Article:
Case Briefs
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Andhra Civil Construction Co. Vs Board Of Trustees Of The Port Of Bombay

Author – Aditi Goel, 4th year student at Symbiosis Law School, NOIDA.

Citation –  1992 SCC OnLine Bom 36

Bench –  D Dhanuka

Original Copy – N/A


Issues in Question:

  • Whether the defendants have committed breach of contract by not permitting the plaintiffs to use explosives or alternative machinery for carrying out dredging work and not clearing the site for the said purpose?
  • Whether the defendants have wrongfully terminated the contract and are liable to pay damages to the plaintiffs?
  • Whether the defendants are entitled to invoke bank guarantee as per the facts and circumstances of the case or are liable to pay damages for wrongfully inviting bank guarantee?

Background of the Case: 

  • Messrs Andhra Civil Construction Company filed an application against the Board of Trustees of Port of Bombay under Section 20 of the Arbitration Act, 1940, as well as Section 41 of the Arbitration Act, 1940 for an injunction restraining the respondent from encashing the bank guarantee. 

Facts of the Case: 

  • In 1997, the respondent entered into an agreement for construction of quarry wall, ancillary works including dredging and reclamation and so on. The tender was accepted by the respondent and in 1980, a formal contract was formed. The petitioner, however, commenced the work in October 1979. The original time speculated for the work had expired and a PIL was filed in the present court to stop the project. 
  • In 1986, a well known architect made his award in his capacity as an Umpire directing the respondent to pay a sum of Rs. 25,67,000 to the petitioner within six months from the said award, and had to work on the payment of the said amount and complete the work within 15 months. The amount was paid and the period of 15 months also expired.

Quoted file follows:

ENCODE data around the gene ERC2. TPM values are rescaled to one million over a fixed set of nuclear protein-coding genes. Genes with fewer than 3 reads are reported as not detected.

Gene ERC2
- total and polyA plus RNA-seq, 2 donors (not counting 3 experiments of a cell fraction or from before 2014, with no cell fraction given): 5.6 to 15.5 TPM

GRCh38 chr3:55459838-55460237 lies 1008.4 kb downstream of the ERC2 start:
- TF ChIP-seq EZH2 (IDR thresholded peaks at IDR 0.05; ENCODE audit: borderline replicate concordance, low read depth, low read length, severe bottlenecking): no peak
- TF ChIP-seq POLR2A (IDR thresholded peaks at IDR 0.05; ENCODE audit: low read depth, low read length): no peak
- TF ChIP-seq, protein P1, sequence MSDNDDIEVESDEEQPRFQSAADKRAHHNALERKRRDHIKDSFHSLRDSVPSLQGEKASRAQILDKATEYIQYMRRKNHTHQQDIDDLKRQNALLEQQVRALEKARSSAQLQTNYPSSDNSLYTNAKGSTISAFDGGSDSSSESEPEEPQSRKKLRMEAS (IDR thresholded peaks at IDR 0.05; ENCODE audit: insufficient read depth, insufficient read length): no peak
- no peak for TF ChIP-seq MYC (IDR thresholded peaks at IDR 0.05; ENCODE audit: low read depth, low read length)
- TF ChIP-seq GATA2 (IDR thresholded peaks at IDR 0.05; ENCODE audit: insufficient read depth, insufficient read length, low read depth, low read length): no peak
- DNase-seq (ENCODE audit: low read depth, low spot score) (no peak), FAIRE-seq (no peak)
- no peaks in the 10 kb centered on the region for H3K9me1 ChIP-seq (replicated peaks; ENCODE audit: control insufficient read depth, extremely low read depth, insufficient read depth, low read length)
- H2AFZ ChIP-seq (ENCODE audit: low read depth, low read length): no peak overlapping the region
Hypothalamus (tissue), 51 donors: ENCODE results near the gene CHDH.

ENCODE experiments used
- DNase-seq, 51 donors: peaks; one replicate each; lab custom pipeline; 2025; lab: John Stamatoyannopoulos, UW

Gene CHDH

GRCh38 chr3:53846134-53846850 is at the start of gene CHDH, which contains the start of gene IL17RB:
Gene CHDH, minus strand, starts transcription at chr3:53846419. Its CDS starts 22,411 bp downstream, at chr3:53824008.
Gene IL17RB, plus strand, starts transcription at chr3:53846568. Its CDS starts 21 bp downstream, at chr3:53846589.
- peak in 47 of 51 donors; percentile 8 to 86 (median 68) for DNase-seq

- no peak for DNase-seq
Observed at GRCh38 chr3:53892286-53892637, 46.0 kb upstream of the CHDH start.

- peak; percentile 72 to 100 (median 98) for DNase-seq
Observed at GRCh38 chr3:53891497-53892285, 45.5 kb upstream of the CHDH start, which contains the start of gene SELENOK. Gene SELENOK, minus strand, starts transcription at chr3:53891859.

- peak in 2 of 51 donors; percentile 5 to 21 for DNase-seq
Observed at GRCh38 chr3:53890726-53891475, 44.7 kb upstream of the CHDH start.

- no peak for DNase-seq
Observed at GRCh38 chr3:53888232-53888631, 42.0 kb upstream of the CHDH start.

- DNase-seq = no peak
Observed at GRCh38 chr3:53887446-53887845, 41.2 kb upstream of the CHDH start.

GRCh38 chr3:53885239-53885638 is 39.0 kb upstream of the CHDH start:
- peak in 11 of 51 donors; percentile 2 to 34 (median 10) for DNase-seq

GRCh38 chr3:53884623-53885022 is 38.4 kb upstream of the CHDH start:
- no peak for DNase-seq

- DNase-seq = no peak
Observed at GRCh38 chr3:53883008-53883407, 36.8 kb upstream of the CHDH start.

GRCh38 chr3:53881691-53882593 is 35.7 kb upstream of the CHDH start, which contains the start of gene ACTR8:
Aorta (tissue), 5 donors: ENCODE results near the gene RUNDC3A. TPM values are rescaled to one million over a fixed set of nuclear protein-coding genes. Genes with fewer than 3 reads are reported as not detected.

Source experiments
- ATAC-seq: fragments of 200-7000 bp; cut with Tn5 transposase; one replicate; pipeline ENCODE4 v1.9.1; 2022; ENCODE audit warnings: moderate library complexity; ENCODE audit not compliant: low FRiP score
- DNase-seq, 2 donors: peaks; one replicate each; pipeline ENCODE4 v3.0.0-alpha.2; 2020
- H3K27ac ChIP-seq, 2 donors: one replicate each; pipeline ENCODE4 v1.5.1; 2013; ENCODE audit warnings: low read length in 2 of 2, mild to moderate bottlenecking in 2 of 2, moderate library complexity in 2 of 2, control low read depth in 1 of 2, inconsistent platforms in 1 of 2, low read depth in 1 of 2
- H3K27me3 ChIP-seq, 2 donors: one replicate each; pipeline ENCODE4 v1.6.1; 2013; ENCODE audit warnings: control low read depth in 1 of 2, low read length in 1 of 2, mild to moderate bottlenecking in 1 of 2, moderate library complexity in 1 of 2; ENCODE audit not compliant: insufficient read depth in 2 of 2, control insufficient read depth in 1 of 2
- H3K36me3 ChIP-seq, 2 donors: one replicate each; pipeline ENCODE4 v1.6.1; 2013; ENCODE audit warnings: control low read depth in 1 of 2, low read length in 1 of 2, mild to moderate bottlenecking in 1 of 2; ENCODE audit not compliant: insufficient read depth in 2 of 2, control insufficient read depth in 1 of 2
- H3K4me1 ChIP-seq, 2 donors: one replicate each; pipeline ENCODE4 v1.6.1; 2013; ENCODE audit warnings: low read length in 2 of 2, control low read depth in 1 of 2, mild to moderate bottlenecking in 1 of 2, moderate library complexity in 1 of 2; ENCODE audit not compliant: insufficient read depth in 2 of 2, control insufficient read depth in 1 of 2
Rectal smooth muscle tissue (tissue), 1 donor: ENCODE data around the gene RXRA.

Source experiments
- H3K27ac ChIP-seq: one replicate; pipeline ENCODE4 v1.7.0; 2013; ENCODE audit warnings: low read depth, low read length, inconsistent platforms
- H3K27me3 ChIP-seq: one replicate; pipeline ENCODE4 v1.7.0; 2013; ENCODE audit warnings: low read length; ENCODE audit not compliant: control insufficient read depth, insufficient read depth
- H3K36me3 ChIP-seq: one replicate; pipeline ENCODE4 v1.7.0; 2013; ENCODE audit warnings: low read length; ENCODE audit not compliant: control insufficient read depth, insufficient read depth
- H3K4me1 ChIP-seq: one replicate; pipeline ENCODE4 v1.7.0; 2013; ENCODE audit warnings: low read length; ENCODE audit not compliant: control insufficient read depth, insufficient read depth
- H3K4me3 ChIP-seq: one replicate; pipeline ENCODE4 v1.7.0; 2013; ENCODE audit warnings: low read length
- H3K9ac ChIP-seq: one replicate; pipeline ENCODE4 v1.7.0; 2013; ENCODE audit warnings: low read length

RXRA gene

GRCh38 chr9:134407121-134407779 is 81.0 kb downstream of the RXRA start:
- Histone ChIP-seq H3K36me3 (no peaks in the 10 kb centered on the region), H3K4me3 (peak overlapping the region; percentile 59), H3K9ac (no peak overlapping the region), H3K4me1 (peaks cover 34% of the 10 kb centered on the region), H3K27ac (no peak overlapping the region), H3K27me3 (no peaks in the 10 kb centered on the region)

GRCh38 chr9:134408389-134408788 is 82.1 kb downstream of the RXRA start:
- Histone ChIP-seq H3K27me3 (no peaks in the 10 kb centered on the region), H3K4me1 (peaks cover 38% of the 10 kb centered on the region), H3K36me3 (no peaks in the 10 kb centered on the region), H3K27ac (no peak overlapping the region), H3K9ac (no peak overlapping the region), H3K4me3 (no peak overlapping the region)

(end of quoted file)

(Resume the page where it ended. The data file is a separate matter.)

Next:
• The petitioner was required to conduct a blasting operation for carrying out the work. There were disputes and differences between the parties regarding the usage of explosives. This resulted in the work not being completed in time, which then led to suspension for another month.
  • The respondent disputed the claim of the petitioner for price hike. Petitioner invoked the clause in respect of some of their claims. The petitioner filed an Arbitration Suit in 1989 in the current court.
  • By an order passed by the present court in March 1989, the claims specified were referred to by an arbitrator who made his award in October 1990 directing the respondent to pay certain amounts which were not filed in the court. Later, the arbitrator expired. The respondent cancelled that contract with a letter dated November 1990.
  • In November 1987, in favor of the respondent, Canara Bank granted the bank guarantee.
  • By the guarantee of the bank, Canara Bank undertook to pay the defendant upon demand, without reference to the petitioner to not exceed the specified amount of Rs. 11,20,320/-.
  • The Bank’s guarantees have now been extended and kept until May 1992.
  • Sometime before submitting the Arbitration Suit, the respondent invoked this bank guarantee.
  • Petitioner invoked the arbitration clause. The respondent was prevented from encroaching upon such a guarantee by an ad interim decision granted in December 1990, on the condition that the petitioner renews it from time to time and maintains the same guarantee as was done. 


  • The court first relied on Clause 18 of the General Conditions of Contract which said that, if any dispute or difference of any kind whatsoever shall arise, it shall be referred to the arbitrator.